Southern Illinois University EPSY 412
July 25, 2011
Often Overlooked, What’s Causing Adolescent Compulsive Behavior?
If you are constantly washing your hands, counting your steps, or impulsively repeating tasks in life, perhaps you are always counting things or checking things. If these actions are taking over your life or constantly occupying your mind, perhaps you have obsessive compulsive disorder (OCD). OCD may not be as rare as originally thought. All children have worries and doubts, but children with OCD often can't stop worrying, no matter how much they want to. And those worries frequently force them to behave in certain ways over and over again. OCD is an anxiety disorder that is described as someone with obsessive thoughts and/or compulsive behavior. People with OCD are caught up in repetitive behavior and thoughts that they cannot stop. Obsession is often unwanted, recurrent, and disturbing thoughts that a person cannot stop and can result in severe anxiety. Impulses are the result of the obsession. These are repetitive, ritualized behaviors done to alleviate the anxiety caused by the obsession. The most common obsessions are fear of contamination, fear of causing harm to another, fear of making a mistake, fear of behaving in a socially unacceptable manner, need for symmetry or exactness, and excessive doubt. The most common compulsions are cleaning, washing, checking, arranging, organizing, collecting, hoarding, and counting or repeating.
Children with Obsessive Compulsive Disorder become preoccupied with whether something could be harmful, dangerous, wrong, or dirty. With OCD, upsetting or scary thoughts or images (called obsessions), pop into a person's mind and are hard to shake. Children with OCD may also worry about things being out of "order" or not "just right." They may worry about losing "useless" items, sometimes feeling the need to collect these items.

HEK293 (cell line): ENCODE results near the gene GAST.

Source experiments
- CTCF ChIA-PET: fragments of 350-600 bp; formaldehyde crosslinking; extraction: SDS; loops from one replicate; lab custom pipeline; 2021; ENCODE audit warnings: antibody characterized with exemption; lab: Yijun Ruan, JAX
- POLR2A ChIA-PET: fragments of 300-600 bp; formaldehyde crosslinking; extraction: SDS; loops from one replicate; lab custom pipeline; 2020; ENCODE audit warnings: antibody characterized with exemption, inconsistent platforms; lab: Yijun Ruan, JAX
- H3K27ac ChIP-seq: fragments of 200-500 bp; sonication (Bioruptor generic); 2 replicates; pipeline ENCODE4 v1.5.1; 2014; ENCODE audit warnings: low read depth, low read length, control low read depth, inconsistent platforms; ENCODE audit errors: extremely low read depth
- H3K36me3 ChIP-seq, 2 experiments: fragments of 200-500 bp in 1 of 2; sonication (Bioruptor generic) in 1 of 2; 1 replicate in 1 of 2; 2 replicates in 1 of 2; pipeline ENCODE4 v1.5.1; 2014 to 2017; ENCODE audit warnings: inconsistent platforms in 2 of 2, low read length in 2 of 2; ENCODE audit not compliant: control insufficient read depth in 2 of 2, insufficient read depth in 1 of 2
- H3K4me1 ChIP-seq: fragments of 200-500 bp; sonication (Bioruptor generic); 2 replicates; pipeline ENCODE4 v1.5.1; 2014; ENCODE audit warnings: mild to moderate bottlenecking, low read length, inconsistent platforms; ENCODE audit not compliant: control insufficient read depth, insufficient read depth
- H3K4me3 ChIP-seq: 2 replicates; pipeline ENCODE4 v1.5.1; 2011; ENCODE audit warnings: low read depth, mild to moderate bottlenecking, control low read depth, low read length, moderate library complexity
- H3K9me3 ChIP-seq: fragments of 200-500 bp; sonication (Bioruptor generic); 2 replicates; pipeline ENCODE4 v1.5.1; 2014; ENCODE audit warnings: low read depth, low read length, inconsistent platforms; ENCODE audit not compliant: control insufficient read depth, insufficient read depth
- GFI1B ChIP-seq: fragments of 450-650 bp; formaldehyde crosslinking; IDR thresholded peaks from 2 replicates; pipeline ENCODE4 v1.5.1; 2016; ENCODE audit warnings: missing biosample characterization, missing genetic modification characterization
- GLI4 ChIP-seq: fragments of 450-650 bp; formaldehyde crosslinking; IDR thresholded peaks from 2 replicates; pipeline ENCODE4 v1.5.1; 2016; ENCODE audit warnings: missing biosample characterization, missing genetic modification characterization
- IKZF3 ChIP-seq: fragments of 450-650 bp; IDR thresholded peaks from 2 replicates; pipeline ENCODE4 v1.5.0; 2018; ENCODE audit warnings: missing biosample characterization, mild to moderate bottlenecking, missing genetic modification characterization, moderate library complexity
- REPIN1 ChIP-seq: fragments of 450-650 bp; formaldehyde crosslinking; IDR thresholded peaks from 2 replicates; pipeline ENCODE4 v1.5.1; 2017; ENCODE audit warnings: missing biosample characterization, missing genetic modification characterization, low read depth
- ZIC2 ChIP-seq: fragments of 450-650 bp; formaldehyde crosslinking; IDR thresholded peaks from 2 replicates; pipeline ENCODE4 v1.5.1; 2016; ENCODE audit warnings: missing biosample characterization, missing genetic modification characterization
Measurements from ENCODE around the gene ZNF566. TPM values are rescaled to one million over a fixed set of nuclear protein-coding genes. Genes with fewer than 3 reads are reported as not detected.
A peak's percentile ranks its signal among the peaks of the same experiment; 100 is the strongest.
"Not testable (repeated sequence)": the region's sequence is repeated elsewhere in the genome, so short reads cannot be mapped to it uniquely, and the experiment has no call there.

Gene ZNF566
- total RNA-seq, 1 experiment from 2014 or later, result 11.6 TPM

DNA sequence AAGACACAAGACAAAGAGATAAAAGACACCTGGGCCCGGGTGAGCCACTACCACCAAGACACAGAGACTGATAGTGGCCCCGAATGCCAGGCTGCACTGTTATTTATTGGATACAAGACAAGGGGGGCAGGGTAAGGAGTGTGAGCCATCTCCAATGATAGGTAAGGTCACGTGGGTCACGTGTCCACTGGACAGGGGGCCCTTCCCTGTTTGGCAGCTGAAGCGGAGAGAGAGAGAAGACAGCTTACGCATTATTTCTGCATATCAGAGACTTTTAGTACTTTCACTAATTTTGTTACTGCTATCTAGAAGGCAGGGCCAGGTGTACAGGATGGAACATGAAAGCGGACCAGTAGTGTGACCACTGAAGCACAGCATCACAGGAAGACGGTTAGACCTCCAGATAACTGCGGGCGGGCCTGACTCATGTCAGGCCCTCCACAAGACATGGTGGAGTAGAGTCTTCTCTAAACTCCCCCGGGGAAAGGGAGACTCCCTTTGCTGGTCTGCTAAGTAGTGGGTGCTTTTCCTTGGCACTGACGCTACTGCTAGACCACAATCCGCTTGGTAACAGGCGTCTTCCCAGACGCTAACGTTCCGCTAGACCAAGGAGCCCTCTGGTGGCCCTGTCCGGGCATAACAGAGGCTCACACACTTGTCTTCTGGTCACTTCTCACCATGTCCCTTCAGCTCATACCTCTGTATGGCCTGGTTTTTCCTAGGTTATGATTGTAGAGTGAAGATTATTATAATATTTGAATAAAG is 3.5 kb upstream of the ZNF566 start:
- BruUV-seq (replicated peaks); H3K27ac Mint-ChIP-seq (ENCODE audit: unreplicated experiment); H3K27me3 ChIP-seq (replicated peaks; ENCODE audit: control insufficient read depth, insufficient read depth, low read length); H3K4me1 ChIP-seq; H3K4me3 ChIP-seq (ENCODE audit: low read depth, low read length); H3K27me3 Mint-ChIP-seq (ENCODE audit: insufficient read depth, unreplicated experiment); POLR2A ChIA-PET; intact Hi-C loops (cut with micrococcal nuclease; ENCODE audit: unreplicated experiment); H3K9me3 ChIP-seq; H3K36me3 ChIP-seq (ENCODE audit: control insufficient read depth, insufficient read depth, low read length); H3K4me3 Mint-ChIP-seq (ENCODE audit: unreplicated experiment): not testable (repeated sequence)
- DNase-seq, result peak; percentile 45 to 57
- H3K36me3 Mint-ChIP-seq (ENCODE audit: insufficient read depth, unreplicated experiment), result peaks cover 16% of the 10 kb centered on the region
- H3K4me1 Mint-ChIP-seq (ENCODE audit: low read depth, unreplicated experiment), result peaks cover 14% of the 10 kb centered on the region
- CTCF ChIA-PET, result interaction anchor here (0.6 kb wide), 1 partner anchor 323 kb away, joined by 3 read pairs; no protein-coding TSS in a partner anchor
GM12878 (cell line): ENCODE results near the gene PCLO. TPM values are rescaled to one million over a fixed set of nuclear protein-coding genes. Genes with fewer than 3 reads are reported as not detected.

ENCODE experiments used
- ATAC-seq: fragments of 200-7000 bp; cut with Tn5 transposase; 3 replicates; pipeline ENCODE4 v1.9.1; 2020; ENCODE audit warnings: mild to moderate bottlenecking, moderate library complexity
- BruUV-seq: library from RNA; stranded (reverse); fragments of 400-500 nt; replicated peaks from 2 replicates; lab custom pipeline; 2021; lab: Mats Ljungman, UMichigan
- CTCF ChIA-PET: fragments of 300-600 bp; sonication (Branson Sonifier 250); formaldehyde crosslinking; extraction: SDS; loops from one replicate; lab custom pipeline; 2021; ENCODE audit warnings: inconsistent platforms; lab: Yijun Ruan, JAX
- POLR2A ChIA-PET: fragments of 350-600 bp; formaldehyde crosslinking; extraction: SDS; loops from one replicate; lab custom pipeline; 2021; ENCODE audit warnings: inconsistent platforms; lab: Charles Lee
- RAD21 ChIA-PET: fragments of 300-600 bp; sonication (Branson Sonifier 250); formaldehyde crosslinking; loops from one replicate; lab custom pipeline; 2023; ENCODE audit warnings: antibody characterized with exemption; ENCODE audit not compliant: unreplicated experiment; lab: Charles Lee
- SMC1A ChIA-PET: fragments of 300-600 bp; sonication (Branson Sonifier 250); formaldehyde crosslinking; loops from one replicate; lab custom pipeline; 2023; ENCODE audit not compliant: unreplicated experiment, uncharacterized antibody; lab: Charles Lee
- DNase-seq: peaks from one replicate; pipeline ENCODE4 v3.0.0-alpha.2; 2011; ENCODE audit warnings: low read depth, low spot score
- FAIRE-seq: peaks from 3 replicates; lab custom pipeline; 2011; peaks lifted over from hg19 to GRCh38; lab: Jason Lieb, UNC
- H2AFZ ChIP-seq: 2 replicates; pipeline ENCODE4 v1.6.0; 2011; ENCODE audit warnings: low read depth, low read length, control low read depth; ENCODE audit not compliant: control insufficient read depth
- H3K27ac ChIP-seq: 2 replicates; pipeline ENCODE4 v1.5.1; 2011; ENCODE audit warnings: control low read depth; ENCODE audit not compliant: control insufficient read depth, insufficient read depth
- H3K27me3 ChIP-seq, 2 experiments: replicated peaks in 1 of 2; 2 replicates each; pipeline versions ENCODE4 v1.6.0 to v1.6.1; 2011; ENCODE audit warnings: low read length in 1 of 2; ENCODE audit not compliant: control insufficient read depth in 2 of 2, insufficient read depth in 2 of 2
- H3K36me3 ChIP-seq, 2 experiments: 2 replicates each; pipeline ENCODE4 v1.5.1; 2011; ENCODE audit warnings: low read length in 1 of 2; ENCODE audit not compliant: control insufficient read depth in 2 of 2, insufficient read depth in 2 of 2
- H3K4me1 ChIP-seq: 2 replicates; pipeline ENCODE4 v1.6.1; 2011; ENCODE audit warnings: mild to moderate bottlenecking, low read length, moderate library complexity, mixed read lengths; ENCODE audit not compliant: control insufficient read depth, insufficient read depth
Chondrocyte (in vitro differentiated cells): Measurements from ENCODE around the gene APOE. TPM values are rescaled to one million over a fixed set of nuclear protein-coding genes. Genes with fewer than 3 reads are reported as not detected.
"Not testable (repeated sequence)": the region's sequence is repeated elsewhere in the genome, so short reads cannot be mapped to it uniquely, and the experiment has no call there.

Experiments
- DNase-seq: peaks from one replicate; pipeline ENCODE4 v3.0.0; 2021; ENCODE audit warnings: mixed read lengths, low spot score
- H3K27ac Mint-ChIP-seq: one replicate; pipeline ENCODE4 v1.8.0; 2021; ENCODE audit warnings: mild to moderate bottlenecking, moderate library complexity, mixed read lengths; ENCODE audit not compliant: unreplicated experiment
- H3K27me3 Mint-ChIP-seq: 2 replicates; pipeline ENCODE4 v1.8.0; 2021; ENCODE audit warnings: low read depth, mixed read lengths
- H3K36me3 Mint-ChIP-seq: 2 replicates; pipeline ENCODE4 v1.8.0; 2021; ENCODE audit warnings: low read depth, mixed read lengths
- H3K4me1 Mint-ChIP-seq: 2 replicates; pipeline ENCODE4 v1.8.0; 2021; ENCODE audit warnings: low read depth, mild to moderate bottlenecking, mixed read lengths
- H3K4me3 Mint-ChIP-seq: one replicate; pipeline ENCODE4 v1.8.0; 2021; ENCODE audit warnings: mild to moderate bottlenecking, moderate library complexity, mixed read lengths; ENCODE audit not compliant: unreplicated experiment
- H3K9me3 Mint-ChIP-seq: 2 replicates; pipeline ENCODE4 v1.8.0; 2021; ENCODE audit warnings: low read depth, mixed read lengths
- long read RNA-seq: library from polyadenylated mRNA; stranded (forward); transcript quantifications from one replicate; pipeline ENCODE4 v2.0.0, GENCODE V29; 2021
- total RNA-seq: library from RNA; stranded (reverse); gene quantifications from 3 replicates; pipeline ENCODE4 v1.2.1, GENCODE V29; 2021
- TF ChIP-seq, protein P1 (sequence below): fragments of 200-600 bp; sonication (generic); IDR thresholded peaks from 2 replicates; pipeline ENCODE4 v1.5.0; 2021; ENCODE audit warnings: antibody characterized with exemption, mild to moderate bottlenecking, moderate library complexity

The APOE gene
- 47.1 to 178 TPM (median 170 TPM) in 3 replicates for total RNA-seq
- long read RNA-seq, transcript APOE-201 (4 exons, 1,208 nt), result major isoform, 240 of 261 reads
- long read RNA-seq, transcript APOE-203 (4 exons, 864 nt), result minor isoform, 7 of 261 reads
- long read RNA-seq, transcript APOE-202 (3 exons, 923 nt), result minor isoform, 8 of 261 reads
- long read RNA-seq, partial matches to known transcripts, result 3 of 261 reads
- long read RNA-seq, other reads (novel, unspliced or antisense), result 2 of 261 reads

Someone with OCD feels strong urges to do certain things repeatedly — called rituals or compulsions — in order to banish the scary thoughts, ward off something dreaded, or make extra sure that things are safe or clean or right. Children may have a difficult time explaining a reason for their rituals and say they do them "just because." But in general, by doing a ritual, someone with OCD is trying to feel absolutely certain that something bad won't happen. Think of OCD as an "overactive alarm system." The rise in anxiety or worry is so strong that a child feels like he or she must perform the task or dwell on the thought, over and over again, to the point where it affects everyday life. Most children with OCD realize that they really don't have to repeat the behaviors over and over again, but the anxiety can be so great that they feel that repetition is "required" to neutralize the uncomfortable feeling. And often the behavior does decrease the anxiety- but only temporarily. In the long run, the rituals only worsen OCD severity and prompt the obsessions to return. Doctors and scientists don't know exactly what causes OCD, although recent research has led to a better understanding of OCD and its potential causes. Experts believe OCD is related to levels of a normal chemical in the brain called serotonin. When the proper flow of serotonin is blocked, the brain's "alarm system" overreacts and misinterprets information. Danger messages are mistakenly triggered like "false alarms." Instead of the brain filtering out these unnecessary thoughts, the mind dwells on them — and the person experiences unrealistic fear and doubt. Obsessive-compulsive disorder (OCD) is a chronic and potentially disabling neuropsychiatric condition, which often emerges during late childhood or early adolescence. This disorder is characterized by recurrent obsessions and/or compulsions which are deemed to be...